Bullet Train

  • 20 Aug - 26 Aug, 2022
  • Mag The Weekly
  • Reviews

David Leitch’s directing credits – Atomic Blonde, Deadpool 2, Hobbs & Shaw – have remained firmly tethered to his stunt background, occasionally with entertaining results. But his latest is so busy delivering violent action with a self-satisfied wink that its contorted plotting and one-note characters get real tedious real fast.

This is a thriller about family, fate and fortune in which the stakes are neutralised by the cartoonish extremes of the storytelling. Bullet Train begins with distraught father Kimura (Andrew Koji), a low-level criminal, standing over the hospital bed where his young son lies on life support after being pushed from the roof of a building. Sanada plays the boy’s grandfather, identified only as The Elder, a sternly disapproving man who commands his boozing son to take revenge and restore the family’s honour.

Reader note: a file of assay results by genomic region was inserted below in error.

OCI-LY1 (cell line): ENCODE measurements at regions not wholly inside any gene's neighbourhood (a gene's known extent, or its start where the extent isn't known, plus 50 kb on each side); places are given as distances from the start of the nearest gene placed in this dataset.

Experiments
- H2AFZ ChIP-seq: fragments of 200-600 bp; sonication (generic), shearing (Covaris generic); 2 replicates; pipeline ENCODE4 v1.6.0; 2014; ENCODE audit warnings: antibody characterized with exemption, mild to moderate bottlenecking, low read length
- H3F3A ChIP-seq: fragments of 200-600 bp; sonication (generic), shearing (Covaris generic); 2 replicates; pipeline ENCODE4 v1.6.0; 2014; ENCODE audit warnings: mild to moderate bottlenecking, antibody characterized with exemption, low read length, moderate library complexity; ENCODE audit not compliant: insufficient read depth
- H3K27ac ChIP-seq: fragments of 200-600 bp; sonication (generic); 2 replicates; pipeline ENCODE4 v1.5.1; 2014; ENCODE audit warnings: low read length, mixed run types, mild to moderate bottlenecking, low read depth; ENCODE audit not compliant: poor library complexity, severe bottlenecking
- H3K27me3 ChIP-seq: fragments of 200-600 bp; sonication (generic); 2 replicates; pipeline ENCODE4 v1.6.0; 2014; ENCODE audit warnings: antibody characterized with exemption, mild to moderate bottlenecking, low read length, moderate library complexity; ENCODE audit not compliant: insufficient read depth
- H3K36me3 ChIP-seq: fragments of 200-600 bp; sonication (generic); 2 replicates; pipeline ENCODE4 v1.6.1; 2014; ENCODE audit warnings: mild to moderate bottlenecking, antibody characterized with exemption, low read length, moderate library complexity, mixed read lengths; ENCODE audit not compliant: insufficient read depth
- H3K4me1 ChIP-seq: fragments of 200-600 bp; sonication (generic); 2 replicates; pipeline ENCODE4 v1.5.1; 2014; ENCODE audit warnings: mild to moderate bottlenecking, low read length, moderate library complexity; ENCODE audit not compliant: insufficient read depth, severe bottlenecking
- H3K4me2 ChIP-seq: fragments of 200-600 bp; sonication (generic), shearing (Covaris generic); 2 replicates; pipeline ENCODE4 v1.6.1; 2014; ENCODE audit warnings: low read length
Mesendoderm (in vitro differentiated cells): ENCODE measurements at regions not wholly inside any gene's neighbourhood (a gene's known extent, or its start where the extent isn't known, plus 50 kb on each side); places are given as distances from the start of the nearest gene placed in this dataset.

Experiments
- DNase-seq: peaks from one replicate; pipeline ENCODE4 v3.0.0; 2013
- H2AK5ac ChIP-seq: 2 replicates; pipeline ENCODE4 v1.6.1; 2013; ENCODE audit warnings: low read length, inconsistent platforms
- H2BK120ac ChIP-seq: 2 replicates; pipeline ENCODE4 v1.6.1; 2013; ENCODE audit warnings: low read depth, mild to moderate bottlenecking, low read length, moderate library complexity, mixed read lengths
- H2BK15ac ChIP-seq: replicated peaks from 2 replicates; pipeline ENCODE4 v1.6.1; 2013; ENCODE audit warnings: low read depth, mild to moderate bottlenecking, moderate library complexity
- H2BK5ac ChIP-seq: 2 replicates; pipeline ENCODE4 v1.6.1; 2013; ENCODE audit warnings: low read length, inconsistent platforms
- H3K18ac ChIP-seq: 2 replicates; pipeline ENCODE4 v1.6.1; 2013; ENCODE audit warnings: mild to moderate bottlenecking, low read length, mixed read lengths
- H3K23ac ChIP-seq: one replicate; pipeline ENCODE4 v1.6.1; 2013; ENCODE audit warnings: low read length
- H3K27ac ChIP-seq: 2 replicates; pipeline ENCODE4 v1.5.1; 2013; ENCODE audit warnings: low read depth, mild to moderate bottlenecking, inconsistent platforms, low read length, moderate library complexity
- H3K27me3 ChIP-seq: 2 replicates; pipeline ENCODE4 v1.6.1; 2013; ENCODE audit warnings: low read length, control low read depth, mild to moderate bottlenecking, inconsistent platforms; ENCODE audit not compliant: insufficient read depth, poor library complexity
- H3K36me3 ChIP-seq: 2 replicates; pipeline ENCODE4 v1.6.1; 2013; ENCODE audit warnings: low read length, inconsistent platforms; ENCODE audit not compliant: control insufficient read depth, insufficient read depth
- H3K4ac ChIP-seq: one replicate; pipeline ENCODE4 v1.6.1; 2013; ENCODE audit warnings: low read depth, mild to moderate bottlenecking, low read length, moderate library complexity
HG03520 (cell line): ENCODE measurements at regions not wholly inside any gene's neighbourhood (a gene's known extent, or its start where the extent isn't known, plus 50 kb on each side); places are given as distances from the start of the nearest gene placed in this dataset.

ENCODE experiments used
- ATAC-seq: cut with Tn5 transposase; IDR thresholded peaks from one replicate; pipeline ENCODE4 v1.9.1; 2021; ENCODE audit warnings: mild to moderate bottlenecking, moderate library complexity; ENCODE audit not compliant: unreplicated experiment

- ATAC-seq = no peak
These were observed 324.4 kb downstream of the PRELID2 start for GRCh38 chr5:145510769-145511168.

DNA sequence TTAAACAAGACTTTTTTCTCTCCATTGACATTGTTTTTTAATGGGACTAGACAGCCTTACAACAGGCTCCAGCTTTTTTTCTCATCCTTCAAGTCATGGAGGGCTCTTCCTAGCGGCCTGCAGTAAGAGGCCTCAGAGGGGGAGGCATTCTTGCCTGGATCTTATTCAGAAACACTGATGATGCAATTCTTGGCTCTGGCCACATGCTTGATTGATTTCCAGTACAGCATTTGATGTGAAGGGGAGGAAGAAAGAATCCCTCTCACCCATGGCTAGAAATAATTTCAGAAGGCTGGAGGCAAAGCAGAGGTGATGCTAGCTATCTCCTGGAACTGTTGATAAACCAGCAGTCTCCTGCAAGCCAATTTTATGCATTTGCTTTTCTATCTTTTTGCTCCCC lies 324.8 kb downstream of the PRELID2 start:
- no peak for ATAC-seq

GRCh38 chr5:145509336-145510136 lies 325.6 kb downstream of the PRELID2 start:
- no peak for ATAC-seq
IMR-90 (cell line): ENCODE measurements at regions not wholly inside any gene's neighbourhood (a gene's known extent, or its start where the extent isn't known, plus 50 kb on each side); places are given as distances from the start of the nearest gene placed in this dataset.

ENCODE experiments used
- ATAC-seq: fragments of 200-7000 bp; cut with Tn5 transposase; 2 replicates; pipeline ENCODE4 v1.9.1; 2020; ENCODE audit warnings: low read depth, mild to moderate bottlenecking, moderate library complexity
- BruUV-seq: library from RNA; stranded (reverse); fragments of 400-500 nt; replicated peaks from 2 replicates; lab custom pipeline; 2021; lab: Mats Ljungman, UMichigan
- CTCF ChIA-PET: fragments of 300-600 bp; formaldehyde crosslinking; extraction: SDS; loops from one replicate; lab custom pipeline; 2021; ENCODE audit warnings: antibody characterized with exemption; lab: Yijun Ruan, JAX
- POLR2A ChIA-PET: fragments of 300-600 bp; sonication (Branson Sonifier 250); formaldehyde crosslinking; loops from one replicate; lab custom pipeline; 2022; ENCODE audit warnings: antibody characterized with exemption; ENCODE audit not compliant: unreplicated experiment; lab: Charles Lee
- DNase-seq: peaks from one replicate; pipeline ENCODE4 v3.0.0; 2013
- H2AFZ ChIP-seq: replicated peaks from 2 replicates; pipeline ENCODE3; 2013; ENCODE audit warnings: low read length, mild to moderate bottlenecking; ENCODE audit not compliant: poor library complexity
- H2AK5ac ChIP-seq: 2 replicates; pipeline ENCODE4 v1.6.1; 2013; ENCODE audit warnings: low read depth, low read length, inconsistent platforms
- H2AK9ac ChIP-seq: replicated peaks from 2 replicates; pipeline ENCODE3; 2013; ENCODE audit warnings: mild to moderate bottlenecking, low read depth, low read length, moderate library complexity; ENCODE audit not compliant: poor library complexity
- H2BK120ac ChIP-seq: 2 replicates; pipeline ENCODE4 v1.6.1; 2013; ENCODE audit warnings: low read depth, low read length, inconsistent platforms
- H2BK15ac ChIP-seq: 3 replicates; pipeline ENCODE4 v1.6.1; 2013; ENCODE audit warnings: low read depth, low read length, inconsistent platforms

That core story might be mired in the most stereotypical tropes of Asian cinema, but it doesn’t deserve to be so blithely swept aside by Pitt’s character, who goes by the operative name Ladybug, sauntering along the Tokyo streets to a Japanese cover of “Staying Alive.” His mission proves more complicated than expected when it overlaps with the job of two British assassins going by the names Tangerine (Aaron Taylor-Johnson) and Lemon (Brian Tyree Henry), whose bickering doesn’t hide their lifelong fraternal bond. Also on board is The Prince (Joey King), a second-generation killer who makes deft use of her innocent schoolgirl appearance to disarm her foes. The Hornet (Zazie Beetz) is an expert in poisons who spends much of the action incognito. One of her victims, The Wolf (rapper Bad Bunny), boards the train to avenge the loss of his wife at their wedding in Mexico.

Ladybug keeps working on his personal growth, empathising with lethal adversaries. But he doles out his share of pain, as does everyone else en route to Kyoto, where the feared Russian underworld kingpin known as The White Death (Michael Shannon) awaits them all with his squad of hitmen.

It’s dispiriting to see so many capable actors put to such poor use. Likewise, the strenuous action, and the jumbled plot mechanisms devised to tie everyone together. At two hours-plus, escape may well be on your mind, unless you’re smart enough to dodge this bullet.

– Compilation